Spreading slurry and milk on agricultural land: Environment Agency advice in exceptional circumstances such as extreme weather.
Applies to England
You can cause soil damage and water pollution if you spread slurry or milk during exceptional weather or on unfavourable soil. The risks are much greater than in more usual conditions.
You must contact the Environment Agency if:
- your slurry or milk store is at risk of overflowing or leaking
- you cannot avoid spreading slurry or milk on agricultural land and there is a risk of slurry runoff, run-through to land drains or leaching
- you are at risk of breaching the legal requirements of:
You can only spread milk to land if you have a U10 waste exemption.
Definition of exceptional circumstances
Exceptional circumstances are those that are not common, usual or reasonably expected. For example:
- the long exceptionally dry summers of 1976 and 2018
- major flooding
- major disruptions to agriculture and food supply
It does not apply to circumstances that can be planned for. For example, wetter than average winter rainfall.
You must have a contingency plan to avoid causing pollution during exceptional circumstances.
You must make sure that all your staff and contractors are aware of your contingency plan. It should include field inspections to consider the risk of slurry or milk getting into surface water or groundwater.
Work with neighbouring farms to create your contingency plan if possible.
Use the following hierarchy of options to make your contingency plan. 1 is the most favourable and 5 is the least favourable.
- Store the slurry or milk at the place of production.
- Store the slurry or milk at the place of use.
- Dispose of the slurry or milk at an off-site anaerobic digestion plant or other effluent treatment plant, including at a sewage treatment works - milk can only go to permitted anaerobic digestion sites.
- Store the slurry or milk off-site.
- Spread the slurry or milk on low run-off risk land.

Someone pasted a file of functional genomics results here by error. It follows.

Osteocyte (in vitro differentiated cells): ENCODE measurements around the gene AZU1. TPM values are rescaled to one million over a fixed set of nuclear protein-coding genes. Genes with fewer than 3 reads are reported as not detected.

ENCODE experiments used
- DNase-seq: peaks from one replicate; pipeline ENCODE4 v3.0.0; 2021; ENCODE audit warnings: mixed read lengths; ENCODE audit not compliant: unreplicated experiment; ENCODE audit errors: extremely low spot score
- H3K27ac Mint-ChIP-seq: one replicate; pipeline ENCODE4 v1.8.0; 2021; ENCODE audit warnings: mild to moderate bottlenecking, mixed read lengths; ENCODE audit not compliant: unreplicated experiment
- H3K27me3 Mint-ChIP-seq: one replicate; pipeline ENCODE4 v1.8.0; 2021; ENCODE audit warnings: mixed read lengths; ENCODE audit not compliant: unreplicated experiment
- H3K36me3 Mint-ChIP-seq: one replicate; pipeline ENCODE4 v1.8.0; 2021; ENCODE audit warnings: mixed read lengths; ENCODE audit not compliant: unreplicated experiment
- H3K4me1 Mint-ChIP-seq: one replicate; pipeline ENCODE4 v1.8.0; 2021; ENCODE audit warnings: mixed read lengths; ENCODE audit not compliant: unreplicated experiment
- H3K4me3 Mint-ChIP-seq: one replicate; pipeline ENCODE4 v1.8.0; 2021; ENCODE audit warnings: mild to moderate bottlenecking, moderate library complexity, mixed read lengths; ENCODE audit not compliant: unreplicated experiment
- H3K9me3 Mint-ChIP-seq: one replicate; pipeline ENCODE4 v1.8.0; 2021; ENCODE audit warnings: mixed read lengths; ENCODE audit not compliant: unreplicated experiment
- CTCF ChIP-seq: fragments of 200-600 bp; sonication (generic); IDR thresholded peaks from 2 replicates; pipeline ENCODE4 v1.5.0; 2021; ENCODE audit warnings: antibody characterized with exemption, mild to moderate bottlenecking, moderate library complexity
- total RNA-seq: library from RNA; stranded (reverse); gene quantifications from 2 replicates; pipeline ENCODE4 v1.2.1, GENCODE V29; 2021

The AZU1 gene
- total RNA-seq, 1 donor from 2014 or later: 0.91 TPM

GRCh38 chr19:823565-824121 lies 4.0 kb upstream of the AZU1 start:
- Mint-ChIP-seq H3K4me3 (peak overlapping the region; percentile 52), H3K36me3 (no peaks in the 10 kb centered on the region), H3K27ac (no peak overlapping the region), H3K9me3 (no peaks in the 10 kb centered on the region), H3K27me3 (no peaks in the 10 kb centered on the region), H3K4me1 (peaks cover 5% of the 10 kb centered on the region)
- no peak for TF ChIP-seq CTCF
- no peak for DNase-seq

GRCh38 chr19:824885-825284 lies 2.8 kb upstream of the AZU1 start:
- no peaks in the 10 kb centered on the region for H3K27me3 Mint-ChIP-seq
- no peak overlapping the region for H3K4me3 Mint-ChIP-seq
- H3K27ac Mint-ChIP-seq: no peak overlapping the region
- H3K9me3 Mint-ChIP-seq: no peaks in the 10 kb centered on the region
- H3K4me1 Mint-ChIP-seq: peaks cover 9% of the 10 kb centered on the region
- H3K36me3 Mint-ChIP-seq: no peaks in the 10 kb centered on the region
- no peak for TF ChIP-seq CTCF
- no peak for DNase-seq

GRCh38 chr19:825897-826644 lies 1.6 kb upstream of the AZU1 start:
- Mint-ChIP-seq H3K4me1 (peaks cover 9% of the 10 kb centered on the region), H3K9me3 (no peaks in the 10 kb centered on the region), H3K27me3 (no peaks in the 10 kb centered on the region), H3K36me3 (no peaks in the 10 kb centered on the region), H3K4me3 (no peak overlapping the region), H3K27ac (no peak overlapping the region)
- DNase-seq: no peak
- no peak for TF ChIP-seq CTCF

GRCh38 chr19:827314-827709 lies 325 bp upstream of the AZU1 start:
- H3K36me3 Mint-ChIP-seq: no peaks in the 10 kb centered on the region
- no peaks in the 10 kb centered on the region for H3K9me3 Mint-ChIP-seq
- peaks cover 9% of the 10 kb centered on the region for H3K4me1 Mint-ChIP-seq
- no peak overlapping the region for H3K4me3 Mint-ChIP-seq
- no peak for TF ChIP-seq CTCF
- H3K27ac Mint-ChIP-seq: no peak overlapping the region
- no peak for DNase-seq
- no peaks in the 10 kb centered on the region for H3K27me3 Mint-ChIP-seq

Reducing the amount of slurry you produce
During exceptional circumstances you should reduce the amount of slurry (including lightly fouled water) you produce. You should:
- wash dairy parlours down with a low volume hose system (0.6 cubic metres per cow per month or 20 litres per cow per day)
- remove excess dung with a brush or squeegee before hosing down to reduce the amount of wash water you need to use
- keep animals on straw to produce solid manure rather than slurry
- divert uncontaminated surface water away from dirty yards
- keep or move livestock onto the smallest yard area necessary
- install, maintain or repair gutters and downpipes, especially on roofs that drain onto dirty yards
- consider covering exposed fouled yard areas
Temporary slurry storage
You must normally comply with SSAFO rules to store slurry.
However, the Environment Agency will waive the full SSAFO requirements if you want to store slurry for less than 12 months. You must only consider temporary storage where existing facilities are inadequate.
Temporary storage could include:
- reinstating disused stores
- reclaiming tanks
- new tanks
- earth bank lagoons
- lined lagoons
- slurry bags
To keep slurry in a temporary store you must:
- check planning requirements with your local planning authority
- contact the Environment Agency before construction
- agree each individual location with the Environment Agency